By Frederick News Post
Once upon a time talking about women in agriculture meant discussing women who were married to farmers and the activities that came with the job of being a farmer's wife. This ran the gamut from keeping the books to milking cows to preparing meals.
The conversation has officially expanded.
It now includes women as principal operators of farms who are changing not only the agricultural landscape, but also how and what it produces. They are women who lean toward sustainable, specialized agricultural and away from the commodity crop cultivation and hog and cattle farming in which their forefathers engaged. They embrace horticultural operations and vegetable, sheep and goat farming pursued on smaller, more diverse farms.
This picture of the American woman farmer was painted by Carolyn Sachs, professor of women's studies and rural sociology at Penn State. FNP reporter Ike Wilson's Nov. 16 Farm & Garden story "Number of women farmers is increasing in U.S." covered Sachs' lecture on the topic at Gettysburg College.
Sachs ought to know what she's talking about. Her career-long areas of expertise and scholarship center on issues of gender, agriculture and the environment. Her presentation gave insight into rural endeavors of women that might go unnoticed where it not for the undertakings of government organizations such as the U.S. Department of Agriculture and state associations such as the Pennsylvania Women's Agricultural Network, of which Sachs also spoke.
The most recent USDA Census of Agriculture, dated 2007, showed that women head up more than 14 percent of the nation's 2.2 million farms, an increase of 30 percent over five years. This puts a woman in charge of more than one in every 10 farms in the nation.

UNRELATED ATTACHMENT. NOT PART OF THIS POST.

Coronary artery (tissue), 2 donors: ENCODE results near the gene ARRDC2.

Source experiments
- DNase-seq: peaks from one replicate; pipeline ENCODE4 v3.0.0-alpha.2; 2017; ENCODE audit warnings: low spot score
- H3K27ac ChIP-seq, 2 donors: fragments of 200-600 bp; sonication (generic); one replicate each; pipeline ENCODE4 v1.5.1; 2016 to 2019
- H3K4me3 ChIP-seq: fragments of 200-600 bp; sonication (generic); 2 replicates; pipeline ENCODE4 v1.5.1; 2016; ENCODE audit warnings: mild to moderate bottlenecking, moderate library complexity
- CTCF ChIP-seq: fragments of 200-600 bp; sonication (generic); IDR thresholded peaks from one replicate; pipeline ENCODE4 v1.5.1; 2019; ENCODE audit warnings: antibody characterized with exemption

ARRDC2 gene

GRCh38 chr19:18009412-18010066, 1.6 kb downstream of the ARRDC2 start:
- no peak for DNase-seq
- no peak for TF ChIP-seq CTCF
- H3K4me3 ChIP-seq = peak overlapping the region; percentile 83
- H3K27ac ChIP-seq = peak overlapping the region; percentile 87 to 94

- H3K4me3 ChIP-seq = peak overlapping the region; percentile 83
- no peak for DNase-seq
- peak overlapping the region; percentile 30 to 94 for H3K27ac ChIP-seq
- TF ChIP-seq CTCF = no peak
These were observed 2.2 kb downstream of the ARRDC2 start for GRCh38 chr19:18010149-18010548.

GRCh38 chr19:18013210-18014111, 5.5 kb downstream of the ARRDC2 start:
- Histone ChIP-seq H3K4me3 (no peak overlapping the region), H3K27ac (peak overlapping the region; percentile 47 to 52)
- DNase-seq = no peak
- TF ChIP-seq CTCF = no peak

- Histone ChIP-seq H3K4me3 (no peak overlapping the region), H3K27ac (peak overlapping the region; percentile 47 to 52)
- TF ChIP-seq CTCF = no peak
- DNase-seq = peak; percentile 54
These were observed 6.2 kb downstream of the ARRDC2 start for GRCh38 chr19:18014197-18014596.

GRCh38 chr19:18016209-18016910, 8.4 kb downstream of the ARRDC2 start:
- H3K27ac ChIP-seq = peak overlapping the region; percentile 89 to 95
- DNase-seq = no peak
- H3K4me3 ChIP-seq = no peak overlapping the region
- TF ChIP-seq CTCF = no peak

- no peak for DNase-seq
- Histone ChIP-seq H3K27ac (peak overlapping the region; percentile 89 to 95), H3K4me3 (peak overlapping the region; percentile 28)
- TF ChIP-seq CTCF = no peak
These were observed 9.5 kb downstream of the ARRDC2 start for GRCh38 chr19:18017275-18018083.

In Maryland, the number of farms with women as principal operators jumped 16 percent between 2002 and 2007. In neighboring Virginia, woman-run farms matched our state's 16 percent upswing.
As for PA-WAgN, the nonprofit group's membership was fewer than 100 in 2003. Today, it totals more than 1,200 and female-focused farming organizations like it are on the rise nationwide.
As women apply their nurturing skills to the soil and develop finer-focused farming, eco-conscious consumers, farmers markets, and an increasing desire to buy locally greets them.
All involved are saying goodbye to the agri-middleman who once was a central figure in getting produce to market. They are saying hello to the Internet and opportunities it creates for small farming enterprises to offer pay-in-advance programs and other web-centric advertising and purchasing avenues.
In one respect, the current women-running farms phenomenon is not new. It repeats the historical model wherein women enter a field of endeavor in which they traditionally have not held the reins of power. Again they plow new ground and show they're not afraid to get their hands dirty.